Vaccine Equity Grant to support organizations working to increase vaccine access, awareness
Mayor Kim Janey, the Boston Public Health Commission and the Office of Health and Human Services today announced the Vaccine Equity Grant Initiative, a program to provide funding to non-profit organizations working to increase vaccine access and awareness for communities disproportionately impacted by the COVID-19 pandemic.
Update: The deadline to apply has been extended to Wednesday, April 14, at 5 p.m. With a total of $1.5 million in available funding, grant awards will range from $100,000 to $250,000 to be used by organizations over four months.
“Since the beginning of the pandemic, we’ve known that certain neighborhoods and communities have been disproportionately impacted by COVID-19,” said Mayor Janey. “Creating this grant initiative will fund organizations closest to the individuals most affected, helping the City respond on a local, community-based level. I look forward to working with the grantees to further our efforts in vaccinating our more vulnerable communities.”
“In Boston, we are committed to continuing to prioritize local access and equitable planning when developing strategies to bring the COVID-19 vaccine to all of our residents,” said Chief of Health and Human Services Marty Martinez. “The grant program will build on our community partnerships and help ensure every Bostonian who is eligible has the necessary supports needed to get vaccinated.”
Applicants will develop strategies to target equitable vaccine access in specific ethnic communities, Boston neighborhoods, and other groups experiencing higher rates of COVID-19 positivity. Applications should also target outreach for communities facing barriers in obtaining the vaccine. These include Black/African American, Latinx, Asian, Indigenous, and immigrant communities; persons with disabilities; individuals over the age of 65; and the neighborhoods of East Boston, Roxbury, Dorchester, Mattapan, Hyde Park, Roslindale and Chinatown, where positivity rates have consistently been higher and vaccination rates have been lower than the citywide average.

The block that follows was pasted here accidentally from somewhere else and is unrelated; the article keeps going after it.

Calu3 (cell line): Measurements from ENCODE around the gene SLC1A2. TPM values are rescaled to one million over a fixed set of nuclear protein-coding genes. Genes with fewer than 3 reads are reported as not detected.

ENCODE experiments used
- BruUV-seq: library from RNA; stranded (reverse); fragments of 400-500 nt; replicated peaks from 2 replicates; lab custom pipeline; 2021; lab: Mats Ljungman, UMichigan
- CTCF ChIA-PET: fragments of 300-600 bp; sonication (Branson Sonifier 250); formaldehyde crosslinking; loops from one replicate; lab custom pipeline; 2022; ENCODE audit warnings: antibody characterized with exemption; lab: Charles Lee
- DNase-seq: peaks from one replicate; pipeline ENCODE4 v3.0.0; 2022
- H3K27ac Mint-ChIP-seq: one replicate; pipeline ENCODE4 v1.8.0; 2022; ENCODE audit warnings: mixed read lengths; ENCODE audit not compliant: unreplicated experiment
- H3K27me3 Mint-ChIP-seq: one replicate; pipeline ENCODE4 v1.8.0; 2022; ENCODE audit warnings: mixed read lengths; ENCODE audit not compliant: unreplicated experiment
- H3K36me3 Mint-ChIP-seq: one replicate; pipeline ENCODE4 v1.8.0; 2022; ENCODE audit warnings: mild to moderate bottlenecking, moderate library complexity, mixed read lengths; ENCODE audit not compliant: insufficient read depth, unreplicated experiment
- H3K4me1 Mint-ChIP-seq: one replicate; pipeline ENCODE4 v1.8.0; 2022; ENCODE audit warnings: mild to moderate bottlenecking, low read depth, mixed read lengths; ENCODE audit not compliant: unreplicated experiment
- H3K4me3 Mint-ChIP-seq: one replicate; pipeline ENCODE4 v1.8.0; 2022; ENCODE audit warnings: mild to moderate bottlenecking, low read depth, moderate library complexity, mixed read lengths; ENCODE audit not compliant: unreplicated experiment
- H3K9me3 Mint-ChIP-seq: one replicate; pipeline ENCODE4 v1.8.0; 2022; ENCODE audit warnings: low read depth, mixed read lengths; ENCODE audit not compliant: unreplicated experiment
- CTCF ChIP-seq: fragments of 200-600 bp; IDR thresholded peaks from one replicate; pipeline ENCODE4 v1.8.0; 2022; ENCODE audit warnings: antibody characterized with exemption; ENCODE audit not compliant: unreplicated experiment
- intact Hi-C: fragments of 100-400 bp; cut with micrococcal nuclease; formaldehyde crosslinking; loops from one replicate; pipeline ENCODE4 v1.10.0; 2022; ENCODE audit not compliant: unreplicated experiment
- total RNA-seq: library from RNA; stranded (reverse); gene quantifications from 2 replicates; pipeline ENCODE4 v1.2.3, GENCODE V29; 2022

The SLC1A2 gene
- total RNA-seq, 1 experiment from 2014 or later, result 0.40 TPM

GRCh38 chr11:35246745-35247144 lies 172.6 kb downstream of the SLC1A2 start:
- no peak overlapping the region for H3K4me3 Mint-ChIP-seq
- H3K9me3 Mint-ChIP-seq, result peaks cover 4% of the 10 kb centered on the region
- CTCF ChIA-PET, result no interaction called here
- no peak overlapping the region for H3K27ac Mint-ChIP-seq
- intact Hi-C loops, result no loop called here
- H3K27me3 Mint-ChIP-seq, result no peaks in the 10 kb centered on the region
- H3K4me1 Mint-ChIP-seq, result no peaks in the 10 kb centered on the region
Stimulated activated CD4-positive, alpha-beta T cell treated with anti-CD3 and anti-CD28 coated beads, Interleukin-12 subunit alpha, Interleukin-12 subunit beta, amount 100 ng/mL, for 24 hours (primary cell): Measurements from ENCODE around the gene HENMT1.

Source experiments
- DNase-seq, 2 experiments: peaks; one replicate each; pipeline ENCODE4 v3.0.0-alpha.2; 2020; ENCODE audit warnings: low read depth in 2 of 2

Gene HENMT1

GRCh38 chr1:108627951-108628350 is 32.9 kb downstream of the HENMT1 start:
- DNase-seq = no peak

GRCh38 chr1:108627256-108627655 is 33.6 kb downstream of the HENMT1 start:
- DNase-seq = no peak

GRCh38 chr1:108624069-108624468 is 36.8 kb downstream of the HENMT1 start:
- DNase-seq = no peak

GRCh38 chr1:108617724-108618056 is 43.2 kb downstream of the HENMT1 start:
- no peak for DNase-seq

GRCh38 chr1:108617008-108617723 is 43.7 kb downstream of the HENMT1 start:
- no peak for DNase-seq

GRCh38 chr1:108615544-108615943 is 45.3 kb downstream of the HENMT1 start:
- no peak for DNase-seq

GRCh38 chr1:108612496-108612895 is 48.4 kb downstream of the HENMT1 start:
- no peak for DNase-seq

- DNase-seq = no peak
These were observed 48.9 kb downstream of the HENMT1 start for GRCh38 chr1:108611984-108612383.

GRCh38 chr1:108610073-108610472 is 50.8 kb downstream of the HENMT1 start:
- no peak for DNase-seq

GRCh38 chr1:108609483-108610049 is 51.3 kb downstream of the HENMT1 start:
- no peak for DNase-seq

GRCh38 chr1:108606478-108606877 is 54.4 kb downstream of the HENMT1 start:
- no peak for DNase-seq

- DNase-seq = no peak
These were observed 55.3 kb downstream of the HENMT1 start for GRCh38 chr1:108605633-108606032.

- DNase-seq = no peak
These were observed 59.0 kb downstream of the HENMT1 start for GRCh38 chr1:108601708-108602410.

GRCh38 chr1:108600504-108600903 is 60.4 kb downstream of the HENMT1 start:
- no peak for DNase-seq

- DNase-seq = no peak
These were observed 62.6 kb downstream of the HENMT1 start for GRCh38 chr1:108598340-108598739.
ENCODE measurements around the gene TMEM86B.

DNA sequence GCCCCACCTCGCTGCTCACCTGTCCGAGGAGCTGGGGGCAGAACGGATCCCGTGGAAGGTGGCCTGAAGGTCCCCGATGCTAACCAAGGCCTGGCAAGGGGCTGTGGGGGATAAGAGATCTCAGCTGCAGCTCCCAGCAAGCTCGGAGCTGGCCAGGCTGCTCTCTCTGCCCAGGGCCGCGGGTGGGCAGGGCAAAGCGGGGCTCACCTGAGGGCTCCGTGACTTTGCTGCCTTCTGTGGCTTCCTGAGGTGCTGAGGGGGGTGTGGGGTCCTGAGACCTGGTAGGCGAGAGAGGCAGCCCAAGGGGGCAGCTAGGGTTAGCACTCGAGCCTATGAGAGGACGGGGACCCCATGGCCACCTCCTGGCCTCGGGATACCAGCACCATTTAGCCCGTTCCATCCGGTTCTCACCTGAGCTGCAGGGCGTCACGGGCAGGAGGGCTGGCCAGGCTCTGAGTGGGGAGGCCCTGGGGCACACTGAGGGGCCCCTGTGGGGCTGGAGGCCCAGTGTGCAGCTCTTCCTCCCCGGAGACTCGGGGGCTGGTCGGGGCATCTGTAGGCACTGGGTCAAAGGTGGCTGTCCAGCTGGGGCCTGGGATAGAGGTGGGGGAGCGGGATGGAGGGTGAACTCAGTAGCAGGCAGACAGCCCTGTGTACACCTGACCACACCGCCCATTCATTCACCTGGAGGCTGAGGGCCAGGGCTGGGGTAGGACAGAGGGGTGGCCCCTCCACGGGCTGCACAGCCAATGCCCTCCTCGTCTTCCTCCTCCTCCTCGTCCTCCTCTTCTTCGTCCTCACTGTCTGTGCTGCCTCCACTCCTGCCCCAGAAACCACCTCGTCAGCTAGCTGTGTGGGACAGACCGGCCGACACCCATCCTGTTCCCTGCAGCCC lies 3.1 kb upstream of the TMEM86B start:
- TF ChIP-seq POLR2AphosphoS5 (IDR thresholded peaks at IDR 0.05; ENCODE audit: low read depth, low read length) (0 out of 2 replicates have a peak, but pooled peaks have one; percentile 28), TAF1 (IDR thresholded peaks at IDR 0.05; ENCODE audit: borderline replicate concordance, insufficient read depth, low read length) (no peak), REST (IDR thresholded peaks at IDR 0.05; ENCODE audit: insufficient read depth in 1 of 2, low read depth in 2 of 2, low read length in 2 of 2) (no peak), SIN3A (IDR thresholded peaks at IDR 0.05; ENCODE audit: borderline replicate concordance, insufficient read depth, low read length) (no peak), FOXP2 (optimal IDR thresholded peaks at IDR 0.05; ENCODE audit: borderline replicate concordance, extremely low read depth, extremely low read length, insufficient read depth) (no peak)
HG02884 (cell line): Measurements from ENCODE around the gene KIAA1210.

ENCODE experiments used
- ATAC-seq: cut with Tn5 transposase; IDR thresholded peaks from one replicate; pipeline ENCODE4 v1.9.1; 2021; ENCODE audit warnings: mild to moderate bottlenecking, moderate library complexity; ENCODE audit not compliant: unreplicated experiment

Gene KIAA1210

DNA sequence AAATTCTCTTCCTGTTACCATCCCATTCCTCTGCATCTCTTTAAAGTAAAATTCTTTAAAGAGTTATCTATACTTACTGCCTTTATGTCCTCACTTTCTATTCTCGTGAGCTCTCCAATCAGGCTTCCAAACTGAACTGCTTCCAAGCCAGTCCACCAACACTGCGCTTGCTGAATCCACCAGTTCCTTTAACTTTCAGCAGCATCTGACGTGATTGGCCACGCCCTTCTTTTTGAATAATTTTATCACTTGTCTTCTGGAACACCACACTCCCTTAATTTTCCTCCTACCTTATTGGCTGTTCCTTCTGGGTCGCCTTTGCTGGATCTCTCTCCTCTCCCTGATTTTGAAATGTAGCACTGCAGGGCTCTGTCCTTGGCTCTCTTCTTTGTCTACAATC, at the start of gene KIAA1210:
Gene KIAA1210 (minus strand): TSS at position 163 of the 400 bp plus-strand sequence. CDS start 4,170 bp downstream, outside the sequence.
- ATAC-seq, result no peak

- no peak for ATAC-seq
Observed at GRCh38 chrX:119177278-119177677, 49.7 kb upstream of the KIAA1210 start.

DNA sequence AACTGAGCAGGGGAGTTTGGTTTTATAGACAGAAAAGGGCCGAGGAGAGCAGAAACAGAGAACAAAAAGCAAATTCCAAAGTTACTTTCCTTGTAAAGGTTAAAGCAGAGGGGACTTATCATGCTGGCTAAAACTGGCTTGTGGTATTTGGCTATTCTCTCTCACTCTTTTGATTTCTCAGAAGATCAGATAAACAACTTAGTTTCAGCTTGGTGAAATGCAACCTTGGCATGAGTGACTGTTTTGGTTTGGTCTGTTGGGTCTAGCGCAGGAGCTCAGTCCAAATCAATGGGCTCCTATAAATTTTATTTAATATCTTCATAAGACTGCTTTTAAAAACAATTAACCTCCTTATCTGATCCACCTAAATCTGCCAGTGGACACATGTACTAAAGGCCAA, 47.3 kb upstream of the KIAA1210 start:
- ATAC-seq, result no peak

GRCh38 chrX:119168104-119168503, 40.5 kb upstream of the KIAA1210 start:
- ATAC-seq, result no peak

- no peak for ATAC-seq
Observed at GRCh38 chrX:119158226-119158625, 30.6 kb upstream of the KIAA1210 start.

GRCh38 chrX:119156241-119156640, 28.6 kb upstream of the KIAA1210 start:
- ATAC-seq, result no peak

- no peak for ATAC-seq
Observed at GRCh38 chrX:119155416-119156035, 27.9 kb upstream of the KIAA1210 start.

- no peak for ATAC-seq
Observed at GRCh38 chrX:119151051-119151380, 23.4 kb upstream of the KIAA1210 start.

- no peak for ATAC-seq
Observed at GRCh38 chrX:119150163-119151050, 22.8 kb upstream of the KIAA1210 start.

As of March 16, 2021, 88,026 individuals who are 16 years of age or older have been fully vaccinated in the City of Boston. 45 percent of fully vaccinated Bostonians are people of color. 8,908 Asian/Pacific Islander residents are fully vaccinated; 15,604 Black residents are fully vaccinated; and 7,878 Latinx residents are fully vaccinated. In comparison, 42,997 White residents are fully vaccinated. For more information on vaccination rates, visit here.
Funds will be prioritized to applicants using partnership models that include a clinical/vaccine partner and a community-based organization to allow for specific efforts to reach populations with both clinical services and wrap-around services. Funds will also be prioritized for new partnership models or organizations that have not yet been fully engaged in this work. Access and awareness strategies include:
- Direct, in-person outreach: This will target populations and scheduling individuals for vaccine appointments.
- Public awareness efforts: This will target specific populations or neighborhoods to build confidence in vaccines and their effectiveness.
- Wrap around supports: This will help to create equitable access to vaccines appointments through methods including transportation support, interpretation services, companion programs, dedicated staff to get residents into vaccine appointments.
- Direct clinic support: This will include expanded staffing, outreach or on-site services to support access to vaccines people, including access during non-traditional hours or located at non-traditional locations.
Since the beginning of the COVID-19 pandemic, the City of Boston has prioritized access to COVID-19 testing and vaccination for communities most impacted. The current community positivity rate is 3.9 percent for the week of March 12-18, 2021, with the neighborhoods of Dorchester, Mattapan, Roxbury, and East Boston experiencing the highest rates. Since the beginning of the pandemic, 24 percent of known cases have been among Black/African American residents, 30 percent of known cases have been among Hispanic/Latinx residents, and 6 percent of known cases have been among Asian/Pacific Islander residents. Get more information on COVID-19 positivity.
Under the State’s leadership, the City is taking a four-pronged approach to vaccination:
- Mass Vaccination Clinics, where the goal is to vaccinate the highest number of individuals;
- Priority Group Clinics to vaccinate a targeted number of individuals within a specific priority group;
- Community-based Public Clinics to vaccinate any individual eligible to receive a vaccine at easily accessible locations throughout Boston’s neighborhoods; and
- Mobile vaccination sites with the goal to vaccinate the hardest to reach Boston residents by bringing small-scale mobile clinics to them.
The City of Boston has set aside vaccination appointments at the mass vaccination sites in Boston for our hardest hit communities. The Offices of Health and Human Services, Age Strong Commission, Immigrant Advancement, Commission for Persons with Disabilities and other departments are doing extensive outreach to community organizations, coalitions and neighborhood groups to raise visibility and to create access to the vaccine for those populations most impacted. Along with equitable distribution efforts, the City is focused on building widespread public awareness of the benefits and importance of getting the vaccine.
We have more information online about the COVID-19 vaccination in Boston.